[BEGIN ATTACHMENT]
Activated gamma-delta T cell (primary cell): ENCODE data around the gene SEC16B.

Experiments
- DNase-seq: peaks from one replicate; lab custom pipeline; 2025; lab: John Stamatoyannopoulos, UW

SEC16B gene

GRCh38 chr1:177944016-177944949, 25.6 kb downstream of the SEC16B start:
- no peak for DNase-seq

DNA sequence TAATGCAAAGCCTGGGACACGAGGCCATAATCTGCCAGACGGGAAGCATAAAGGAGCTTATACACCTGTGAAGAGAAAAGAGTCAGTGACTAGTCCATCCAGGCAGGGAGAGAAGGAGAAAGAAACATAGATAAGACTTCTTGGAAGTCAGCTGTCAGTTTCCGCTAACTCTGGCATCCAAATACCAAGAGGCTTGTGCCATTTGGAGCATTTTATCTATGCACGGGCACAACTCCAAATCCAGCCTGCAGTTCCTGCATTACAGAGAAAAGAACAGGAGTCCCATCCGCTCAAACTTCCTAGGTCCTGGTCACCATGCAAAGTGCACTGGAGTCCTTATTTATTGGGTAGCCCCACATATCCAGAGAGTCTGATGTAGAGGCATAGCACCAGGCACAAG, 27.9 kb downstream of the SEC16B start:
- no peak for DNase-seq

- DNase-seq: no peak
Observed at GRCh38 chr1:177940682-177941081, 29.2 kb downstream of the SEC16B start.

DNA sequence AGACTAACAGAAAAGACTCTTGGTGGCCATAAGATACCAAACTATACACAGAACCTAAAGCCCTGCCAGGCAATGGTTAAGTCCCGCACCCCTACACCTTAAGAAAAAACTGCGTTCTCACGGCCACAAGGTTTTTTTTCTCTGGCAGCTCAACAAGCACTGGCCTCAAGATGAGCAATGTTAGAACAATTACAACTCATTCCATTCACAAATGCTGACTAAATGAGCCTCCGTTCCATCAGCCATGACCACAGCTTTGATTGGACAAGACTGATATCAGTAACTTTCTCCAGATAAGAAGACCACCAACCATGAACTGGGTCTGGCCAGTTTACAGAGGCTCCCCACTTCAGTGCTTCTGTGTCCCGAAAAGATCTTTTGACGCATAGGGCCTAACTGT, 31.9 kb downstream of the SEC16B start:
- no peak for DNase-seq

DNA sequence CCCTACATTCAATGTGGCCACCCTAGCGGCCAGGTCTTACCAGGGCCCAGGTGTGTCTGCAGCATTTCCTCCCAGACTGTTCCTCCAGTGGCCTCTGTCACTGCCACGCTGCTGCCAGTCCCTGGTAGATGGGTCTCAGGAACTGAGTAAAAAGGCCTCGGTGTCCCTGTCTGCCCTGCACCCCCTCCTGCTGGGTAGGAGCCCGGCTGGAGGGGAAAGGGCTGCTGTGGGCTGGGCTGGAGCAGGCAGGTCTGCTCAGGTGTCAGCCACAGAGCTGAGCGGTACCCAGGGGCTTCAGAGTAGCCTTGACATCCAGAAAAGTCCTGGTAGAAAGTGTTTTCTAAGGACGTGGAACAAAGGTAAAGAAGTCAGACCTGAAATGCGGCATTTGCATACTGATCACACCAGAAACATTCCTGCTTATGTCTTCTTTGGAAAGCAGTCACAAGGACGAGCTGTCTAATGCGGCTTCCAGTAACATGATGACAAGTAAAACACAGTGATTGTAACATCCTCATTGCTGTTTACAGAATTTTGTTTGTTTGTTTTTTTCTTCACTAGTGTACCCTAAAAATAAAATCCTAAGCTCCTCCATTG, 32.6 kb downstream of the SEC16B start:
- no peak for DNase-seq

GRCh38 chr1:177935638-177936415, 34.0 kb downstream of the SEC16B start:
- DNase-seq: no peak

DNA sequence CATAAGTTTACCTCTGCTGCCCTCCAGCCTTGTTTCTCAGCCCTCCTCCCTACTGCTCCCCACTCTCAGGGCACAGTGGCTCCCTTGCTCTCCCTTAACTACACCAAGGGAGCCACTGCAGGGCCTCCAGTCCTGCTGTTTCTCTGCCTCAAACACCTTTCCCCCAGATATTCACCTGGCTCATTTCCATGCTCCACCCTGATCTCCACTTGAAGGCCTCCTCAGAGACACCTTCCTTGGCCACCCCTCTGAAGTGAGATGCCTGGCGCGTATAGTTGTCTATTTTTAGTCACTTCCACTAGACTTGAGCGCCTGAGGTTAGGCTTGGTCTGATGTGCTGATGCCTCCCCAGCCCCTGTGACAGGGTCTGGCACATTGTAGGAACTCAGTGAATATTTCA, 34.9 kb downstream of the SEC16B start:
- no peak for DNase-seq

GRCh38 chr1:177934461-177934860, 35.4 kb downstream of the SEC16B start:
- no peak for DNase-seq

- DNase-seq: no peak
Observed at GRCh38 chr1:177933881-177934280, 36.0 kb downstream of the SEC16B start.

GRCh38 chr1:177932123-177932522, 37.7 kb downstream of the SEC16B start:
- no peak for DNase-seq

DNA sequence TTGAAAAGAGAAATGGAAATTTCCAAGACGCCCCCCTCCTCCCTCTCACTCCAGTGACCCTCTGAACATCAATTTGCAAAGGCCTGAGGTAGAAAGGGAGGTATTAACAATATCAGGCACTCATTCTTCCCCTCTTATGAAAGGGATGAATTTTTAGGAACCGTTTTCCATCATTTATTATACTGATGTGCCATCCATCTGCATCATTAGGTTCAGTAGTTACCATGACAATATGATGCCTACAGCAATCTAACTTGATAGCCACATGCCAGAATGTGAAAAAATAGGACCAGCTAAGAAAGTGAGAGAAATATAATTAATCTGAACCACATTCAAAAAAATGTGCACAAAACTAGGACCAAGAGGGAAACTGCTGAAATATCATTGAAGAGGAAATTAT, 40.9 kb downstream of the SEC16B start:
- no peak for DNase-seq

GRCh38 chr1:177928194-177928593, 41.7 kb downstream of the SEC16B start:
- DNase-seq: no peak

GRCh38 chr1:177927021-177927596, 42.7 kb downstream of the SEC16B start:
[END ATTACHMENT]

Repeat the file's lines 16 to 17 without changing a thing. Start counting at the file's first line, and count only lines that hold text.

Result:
- DNase-seq: no peak

DNA sequence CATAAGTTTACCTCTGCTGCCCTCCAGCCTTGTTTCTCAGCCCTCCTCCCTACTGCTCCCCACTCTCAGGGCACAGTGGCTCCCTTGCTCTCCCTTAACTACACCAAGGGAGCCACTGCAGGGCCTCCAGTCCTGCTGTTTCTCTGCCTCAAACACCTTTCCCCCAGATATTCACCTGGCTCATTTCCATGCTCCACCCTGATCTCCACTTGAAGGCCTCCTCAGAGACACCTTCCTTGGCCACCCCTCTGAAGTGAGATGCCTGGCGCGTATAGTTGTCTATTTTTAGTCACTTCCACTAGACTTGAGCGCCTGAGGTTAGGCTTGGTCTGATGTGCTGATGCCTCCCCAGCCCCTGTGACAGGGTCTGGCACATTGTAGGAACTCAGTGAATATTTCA, 34.9 kb downstream of the SEC16B start: